Outcomes Include:

A. Identifies appropriate investigative methods (e.g., laboratory experiment, simulation, fieldwork)

B. Investigates benefits and applicability of various investigative methods

C. Investigates the scope, content, and organization of information retrieval systems

D. Selects efficient and effective approaches for accessing the information needed  from the investigative method or information retrieval system (ACRL, 2003).


In more recent years, the call for information literacy at the college level extended beyond the boundaries of the academic library when the general campus community adopted information literacy as a mission in higher education. This was due in no small part to the regional higher education accrediting agencies that began to list information literacy instruction as a necessary component for reaccredidation. RMU falls under the regional jurisdiction of the Middle States Commission on Higher Education.  In 2003, the ACRL standards were adapted by Middle States for their “Developing Research & Communication Skills: Guidelines for Information Literacy in the Curriculum.”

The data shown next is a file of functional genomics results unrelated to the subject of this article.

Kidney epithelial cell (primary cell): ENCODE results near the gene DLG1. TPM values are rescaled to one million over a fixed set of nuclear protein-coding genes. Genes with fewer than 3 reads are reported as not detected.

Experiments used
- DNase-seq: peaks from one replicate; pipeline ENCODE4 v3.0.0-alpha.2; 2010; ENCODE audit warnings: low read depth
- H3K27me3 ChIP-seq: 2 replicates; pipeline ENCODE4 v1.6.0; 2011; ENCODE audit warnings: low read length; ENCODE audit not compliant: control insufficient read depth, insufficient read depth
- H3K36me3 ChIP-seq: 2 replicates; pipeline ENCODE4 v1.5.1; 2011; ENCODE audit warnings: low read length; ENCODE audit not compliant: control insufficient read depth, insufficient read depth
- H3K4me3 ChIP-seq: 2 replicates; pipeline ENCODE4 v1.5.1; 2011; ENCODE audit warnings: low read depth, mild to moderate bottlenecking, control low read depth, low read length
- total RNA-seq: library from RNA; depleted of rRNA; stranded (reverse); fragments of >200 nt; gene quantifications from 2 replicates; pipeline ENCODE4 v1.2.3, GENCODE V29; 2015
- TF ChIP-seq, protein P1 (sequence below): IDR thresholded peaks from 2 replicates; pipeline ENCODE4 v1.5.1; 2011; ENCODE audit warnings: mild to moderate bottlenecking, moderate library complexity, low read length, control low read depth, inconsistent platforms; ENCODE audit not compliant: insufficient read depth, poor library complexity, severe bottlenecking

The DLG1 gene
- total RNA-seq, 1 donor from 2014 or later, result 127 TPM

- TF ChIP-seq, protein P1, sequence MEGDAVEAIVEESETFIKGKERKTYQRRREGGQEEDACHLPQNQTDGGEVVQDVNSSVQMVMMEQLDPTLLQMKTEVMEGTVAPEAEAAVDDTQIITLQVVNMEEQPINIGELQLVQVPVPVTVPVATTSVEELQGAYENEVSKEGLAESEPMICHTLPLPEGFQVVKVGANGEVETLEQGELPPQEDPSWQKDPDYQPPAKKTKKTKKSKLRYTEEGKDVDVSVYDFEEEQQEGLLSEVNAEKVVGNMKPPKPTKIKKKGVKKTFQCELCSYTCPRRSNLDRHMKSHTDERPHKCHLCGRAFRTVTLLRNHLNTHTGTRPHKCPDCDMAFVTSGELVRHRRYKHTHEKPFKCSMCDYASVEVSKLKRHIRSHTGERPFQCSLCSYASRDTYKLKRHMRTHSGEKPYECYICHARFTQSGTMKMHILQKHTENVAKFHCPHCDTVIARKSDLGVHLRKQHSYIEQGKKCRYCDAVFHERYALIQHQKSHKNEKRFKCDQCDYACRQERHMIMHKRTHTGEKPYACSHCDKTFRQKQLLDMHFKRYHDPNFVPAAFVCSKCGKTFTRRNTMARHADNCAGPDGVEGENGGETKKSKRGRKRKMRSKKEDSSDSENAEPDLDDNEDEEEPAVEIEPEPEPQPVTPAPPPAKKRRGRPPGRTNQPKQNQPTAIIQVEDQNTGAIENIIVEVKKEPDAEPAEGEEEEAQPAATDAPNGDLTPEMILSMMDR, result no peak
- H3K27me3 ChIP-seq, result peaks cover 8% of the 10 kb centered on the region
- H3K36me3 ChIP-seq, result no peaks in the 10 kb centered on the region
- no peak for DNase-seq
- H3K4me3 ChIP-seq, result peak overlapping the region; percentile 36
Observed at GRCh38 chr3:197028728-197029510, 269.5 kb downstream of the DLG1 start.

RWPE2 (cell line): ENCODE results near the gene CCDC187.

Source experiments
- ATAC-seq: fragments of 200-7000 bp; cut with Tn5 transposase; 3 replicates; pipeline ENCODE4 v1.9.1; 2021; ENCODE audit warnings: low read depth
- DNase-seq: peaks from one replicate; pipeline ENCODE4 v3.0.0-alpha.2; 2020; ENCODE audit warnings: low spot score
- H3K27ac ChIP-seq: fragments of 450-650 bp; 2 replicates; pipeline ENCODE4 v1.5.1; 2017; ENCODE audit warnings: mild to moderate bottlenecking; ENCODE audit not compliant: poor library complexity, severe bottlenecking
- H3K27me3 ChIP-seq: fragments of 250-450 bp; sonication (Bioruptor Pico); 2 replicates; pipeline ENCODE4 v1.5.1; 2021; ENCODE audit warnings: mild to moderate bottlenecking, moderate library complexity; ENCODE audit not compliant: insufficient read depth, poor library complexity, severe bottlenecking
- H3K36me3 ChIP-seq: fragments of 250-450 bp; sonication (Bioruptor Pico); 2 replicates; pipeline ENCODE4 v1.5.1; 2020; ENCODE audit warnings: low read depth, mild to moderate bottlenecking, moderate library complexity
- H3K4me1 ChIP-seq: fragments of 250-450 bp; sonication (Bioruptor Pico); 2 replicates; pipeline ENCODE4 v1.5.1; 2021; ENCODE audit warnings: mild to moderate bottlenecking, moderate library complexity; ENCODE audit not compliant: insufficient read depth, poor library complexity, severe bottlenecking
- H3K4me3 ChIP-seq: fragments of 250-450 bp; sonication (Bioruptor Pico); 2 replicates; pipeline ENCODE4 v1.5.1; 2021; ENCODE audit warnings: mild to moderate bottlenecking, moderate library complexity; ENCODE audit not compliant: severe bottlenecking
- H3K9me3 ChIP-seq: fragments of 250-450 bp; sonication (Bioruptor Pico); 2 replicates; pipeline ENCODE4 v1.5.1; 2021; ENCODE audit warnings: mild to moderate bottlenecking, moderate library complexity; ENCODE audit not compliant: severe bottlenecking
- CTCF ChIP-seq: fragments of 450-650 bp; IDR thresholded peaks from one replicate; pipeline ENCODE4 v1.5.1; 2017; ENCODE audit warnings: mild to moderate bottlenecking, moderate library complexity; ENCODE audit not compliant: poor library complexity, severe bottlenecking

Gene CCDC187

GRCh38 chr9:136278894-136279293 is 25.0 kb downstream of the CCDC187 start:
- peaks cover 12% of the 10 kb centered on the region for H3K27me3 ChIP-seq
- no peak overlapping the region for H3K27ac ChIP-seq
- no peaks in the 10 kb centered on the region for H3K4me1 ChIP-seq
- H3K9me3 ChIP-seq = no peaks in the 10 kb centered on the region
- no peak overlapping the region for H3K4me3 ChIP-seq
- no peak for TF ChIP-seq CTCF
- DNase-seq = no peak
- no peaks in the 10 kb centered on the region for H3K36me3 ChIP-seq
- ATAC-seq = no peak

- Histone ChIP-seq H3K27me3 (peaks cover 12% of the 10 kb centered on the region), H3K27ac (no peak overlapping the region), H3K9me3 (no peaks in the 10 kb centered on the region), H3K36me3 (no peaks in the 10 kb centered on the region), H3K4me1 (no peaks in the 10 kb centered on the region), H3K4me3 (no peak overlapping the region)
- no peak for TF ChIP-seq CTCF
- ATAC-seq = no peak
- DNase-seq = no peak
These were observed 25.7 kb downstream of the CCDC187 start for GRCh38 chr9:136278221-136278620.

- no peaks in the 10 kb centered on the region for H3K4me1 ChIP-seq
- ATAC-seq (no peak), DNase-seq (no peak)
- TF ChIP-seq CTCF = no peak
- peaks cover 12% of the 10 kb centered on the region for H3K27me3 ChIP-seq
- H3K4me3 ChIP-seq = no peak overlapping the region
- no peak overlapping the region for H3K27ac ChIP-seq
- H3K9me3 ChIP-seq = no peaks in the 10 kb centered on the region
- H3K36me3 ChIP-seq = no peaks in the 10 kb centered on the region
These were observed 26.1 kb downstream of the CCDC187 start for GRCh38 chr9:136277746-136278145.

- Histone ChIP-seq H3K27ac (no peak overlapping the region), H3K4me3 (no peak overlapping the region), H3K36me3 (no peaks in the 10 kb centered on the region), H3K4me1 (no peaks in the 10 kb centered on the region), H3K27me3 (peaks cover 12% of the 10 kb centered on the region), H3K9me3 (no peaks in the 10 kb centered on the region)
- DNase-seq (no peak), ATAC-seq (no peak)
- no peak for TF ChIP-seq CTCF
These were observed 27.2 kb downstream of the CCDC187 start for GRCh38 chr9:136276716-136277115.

Communication Skills Courses

The foundation for student information literacy at RMU was established through the University’s award-winning Communication Skills Program. This program consists of nine courses that stress “reading and interpreting, writing, speaking, listening, making presentations using appropriate software, developing skills in cross cultural and multicultural group dynamics, and applying rhetorical skills.” (Robert Morris University, n.d.) Although put into effect before the recent information literacy push - this program dovetails nicely with the aforementioned criteria for information literacy developed by the ACRL and regional accrediting associations. Indeed, information literacy has become a concern and aim for the faculty teaching in the RMU Communication Skills Program. Just recently the department has partnered with the RMU Library to participate in an initial information literacy assessment through Project SAILS to better ascertain the information literacy level of the current RMU student body.